A study of soldiers’ mental health found that 1 in 5 had some form of mental illness such as depression, panic disorder and attention deficit hyperactivity disorder before joining the Army, the Los Angeles Times reports. The research represents the Army’s first attempt to examine soldiers' pre-enrollment as well as post-enrollment mental health and sheds light on potential flaws in the recruiting process.
Surveys of and interviews with 5,428 soldiers at Army offices across the U.S. showed that more than 8 percent had contemplated suicide and another 1.1 percent had attempted it, the Times says.
Nearly half of soldiers with a history of suicide reported that their first attempt happened before enrollment. Reporting such information would have excluded these soldiers from service, Dr. Matthew Friedman, a professor at the Geisel School of Medicine at Dartmouth College, wrote in an editorial that accompanied the reports.
“It is clear that this information was not disclosed at the time of enrollment," he wrote.
The findings were published in three reports in the journal JAMA Psychiatry this week. The research initiative was created by the Army and the National Institute of Mental Health with the intent of addressing the sudden increase in the military suicide rate. While soldiers historically had a lower rate of suicide than civilians, the reverse is now true.
"These studies provide knowledge on suicide risk and potentially protective factors in a military population that can also help us better understand how to prevent suicide in the public at large," National Institute of Mental Health Director Dr. Thomas R. Insel told CNN.
Much of the data was culled from the Army's STARRS (Study to Assess Risk and Resilience in Servicemembers) survey. A Pentagon spokeswoman told CNN the Defense Department would work to include the findings in the military's mental health procedures.
Another report published in the journal Psychological Medicine looked more closely at demographic variables to see if researchers could locate patterns that an Army commander might overlook. By looking at the data, researchers "could pinpoint little pockets of soldiers where there’s a problem and you can imagine doing something to fix it," says Ronald Kessler, a professor of health care policy at Harvard Medical School and an author of the study.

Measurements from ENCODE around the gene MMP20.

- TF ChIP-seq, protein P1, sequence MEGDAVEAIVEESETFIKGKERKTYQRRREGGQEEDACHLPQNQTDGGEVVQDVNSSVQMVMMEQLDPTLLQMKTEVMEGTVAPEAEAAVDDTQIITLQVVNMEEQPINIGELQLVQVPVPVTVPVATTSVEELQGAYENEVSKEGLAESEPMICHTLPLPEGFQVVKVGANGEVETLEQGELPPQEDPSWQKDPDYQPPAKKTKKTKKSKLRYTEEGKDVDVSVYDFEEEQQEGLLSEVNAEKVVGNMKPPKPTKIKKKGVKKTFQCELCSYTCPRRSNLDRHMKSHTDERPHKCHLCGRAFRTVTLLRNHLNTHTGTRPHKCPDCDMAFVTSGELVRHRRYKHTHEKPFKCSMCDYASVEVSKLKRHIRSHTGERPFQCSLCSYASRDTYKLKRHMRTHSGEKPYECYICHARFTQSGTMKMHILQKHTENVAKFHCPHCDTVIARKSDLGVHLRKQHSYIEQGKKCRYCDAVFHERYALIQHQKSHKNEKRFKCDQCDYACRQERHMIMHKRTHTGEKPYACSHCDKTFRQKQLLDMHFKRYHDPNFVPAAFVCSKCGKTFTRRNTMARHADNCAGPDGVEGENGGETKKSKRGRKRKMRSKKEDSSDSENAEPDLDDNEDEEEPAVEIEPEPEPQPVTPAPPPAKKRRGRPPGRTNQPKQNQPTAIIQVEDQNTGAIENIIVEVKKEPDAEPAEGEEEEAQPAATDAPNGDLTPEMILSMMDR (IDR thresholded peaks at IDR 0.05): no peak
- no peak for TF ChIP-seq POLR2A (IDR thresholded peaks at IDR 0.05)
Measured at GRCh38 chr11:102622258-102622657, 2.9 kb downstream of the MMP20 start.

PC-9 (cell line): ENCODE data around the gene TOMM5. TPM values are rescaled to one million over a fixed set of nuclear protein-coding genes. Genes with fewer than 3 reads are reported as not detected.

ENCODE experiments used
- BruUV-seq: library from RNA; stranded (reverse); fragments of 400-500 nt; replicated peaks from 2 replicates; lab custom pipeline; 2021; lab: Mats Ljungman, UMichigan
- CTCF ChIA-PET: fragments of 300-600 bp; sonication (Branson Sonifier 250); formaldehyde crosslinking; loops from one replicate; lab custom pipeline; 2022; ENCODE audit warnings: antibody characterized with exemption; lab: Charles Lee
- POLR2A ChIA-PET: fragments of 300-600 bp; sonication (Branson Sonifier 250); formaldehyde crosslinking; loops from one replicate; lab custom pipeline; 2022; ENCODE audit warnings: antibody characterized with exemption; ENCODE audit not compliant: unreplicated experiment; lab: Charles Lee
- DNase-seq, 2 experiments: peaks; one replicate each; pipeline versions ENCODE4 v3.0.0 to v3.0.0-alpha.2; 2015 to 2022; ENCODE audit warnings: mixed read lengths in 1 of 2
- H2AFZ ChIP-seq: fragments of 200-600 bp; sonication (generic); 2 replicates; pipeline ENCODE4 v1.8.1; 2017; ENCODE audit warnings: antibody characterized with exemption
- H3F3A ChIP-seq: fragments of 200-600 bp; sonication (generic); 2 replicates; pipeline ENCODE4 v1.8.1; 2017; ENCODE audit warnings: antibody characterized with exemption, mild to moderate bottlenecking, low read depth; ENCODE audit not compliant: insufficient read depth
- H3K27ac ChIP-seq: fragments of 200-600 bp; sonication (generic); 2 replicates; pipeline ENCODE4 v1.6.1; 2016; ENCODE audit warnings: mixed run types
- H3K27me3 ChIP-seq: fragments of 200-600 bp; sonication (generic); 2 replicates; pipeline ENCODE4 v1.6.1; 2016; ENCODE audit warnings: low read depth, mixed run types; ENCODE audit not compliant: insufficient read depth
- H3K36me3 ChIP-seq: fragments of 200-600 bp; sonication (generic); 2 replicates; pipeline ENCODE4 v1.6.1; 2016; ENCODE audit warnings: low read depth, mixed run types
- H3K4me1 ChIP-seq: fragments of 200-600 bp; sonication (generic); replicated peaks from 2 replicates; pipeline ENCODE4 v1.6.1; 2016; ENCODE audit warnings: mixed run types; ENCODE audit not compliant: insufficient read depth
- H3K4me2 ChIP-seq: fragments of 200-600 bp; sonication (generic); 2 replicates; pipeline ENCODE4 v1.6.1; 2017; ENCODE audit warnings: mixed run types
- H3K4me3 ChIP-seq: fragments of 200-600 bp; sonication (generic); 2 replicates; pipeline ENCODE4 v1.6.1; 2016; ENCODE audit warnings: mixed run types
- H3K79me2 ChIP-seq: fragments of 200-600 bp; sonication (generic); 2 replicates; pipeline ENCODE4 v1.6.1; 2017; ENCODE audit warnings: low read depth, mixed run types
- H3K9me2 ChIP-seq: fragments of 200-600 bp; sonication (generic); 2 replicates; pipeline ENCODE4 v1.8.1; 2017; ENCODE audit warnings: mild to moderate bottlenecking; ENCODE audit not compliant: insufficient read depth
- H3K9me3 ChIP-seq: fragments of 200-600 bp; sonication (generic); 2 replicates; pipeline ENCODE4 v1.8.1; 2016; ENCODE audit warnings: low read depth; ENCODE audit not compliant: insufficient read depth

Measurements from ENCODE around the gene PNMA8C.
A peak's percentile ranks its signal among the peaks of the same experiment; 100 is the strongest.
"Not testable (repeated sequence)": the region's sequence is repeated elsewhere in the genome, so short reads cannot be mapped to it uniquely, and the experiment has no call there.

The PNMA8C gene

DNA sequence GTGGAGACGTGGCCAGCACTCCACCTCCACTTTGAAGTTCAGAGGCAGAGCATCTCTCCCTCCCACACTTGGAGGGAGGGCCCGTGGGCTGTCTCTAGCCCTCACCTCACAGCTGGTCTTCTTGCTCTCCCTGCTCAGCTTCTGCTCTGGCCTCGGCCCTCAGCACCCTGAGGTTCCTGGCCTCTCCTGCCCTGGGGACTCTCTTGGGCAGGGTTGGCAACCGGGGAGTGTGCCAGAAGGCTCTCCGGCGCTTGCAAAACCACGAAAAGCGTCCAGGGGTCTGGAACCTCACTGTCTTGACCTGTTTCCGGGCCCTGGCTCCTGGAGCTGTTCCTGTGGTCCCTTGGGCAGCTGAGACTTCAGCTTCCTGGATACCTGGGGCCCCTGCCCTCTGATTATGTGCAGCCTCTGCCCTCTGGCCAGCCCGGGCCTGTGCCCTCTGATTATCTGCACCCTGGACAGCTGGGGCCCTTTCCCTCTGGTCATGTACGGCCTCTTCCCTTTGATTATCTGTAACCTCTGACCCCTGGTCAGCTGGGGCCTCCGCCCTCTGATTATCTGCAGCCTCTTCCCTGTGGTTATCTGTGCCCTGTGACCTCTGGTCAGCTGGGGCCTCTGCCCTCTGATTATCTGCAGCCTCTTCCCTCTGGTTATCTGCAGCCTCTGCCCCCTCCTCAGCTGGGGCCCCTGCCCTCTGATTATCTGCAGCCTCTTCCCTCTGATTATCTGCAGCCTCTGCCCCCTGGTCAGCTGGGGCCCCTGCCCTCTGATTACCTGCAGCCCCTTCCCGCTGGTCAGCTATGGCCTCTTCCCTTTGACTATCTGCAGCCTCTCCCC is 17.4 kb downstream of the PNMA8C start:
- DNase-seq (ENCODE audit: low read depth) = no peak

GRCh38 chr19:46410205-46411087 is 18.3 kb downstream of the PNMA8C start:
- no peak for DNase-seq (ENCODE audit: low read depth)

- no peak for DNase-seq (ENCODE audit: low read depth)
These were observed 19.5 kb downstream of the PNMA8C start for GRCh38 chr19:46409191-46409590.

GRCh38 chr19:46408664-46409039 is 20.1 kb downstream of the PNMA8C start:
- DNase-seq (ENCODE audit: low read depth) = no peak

Kessler and his colleagues noticed some interesting patterns. For example, first-year soldiers accounted for nearly 15 percent of suicides among deployed, enlisted soldiers in their first four years of service. Often, a recruit is sent in as a replacement for another person at the last minute and separated from his or her training group.
Suicide risk is also greater among those who in their first two years aren’t promoted on schedule or who are demoted. And although the suicide rate is higher for men, it is three times as high among women who are deployed as it is among women who were never deployed, Kessler says. Another curious finding: Married civilians have much lower suicide rates than single people or divorced people, but marriage isn’t a protective factor for soldiers.
“Having somebody at home, that seems to be protective while you’re away from home, but when you’re at home it doesn’t help,” he says.
The research is rooted in more than simple curiosity and serves a practical purpose, Kessler says.
“Our hope is in addition to doing just these big head counts, we’ll be able to discover a handful of important wrinkles like that, that if the Army went down and in a thoughtful way tried to wrestle one at a time with each of them, you’d put the whole thing together, and it really makes a substantial dent in the suicide problem,” he says.
Kessler believes the Army could benefit from providing targeted solutions and reframing the conversation of what it means to be a soldier. Ideally, the Army wouldn't use the surveys to filter out those with past mental health problems. Instead, he says they should treat improving one's mental health as just another part of training
“The Army does a very good job I think of providing
treatment for soldiers after they’ve come back from war situations," Kessler says. "I don’t think
they’ve really recognized how many people walk in the door with pre-existing
problems and would probably profit from treatment before they go off to